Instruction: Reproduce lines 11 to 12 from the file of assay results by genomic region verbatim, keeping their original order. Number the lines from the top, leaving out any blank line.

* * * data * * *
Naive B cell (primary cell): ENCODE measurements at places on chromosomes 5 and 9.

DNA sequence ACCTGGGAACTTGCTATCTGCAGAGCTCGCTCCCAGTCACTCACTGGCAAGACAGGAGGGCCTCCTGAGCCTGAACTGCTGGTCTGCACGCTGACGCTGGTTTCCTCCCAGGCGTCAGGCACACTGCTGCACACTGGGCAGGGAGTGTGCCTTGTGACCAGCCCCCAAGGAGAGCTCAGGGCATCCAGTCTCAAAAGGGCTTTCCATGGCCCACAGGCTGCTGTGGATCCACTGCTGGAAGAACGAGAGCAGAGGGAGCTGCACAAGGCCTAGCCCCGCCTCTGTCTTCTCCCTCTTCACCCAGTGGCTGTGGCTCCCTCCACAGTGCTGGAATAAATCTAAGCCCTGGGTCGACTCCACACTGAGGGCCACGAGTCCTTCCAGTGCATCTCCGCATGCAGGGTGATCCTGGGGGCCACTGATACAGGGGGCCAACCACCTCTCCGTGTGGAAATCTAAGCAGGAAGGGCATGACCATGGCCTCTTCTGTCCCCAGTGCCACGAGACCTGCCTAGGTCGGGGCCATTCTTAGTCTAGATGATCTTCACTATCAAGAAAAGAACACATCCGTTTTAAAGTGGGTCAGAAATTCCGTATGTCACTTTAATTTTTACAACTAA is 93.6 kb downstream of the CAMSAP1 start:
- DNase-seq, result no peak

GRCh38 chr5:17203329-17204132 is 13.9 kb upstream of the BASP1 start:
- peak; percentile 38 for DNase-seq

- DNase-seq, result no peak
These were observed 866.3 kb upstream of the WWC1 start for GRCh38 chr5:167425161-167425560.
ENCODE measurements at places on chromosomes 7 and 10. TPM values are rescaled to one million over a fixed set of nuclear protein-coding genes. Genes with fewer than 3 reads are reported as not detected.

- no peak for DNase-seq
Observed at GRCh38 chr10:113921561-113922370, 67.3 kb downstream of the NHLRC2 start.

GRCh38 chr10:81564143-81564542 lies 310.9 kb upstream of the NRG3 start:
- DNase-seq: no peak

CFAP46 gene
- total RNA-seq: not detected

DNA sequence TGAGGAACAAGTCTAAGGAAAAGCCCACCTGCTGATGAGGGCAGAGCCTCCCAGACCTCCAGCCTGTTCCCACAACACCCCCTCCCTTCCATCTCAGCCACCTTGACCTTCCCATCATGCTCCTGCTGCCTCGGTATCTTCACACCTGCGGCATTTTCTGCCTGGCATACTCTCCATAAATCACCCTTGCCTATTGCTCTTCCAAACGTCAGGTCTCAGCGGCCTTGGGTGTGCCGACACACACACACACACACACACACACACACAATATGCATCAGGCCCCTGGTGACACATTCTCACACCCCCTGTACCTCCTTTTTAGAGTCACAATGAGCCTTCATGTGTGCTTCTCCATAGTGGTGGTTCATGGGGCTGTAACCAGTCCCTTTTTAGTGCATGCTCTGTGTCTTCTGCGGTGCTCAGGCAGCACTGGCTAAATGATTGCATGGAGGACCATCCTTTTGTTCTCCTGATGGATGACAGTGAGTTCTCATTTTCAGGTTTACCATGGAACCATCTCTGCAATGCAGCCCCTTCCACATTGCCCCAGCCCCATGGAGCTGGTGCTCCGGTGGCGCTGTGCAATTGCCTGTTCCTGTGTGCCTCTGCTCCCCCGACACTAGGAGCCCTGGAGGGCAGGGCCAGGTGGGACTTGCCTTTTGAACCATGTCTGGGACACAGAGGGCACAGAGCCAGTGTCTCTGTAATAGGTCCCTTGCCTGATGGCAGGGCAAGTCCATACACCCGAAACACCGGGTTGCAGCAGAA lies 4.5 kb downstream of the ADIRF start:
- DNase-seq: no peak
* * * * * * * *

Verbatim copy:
GRCh38 chr10:81564143-81564542 lies 310.9 kb upstream of the NRG3 start:
- DNase-seq: no peak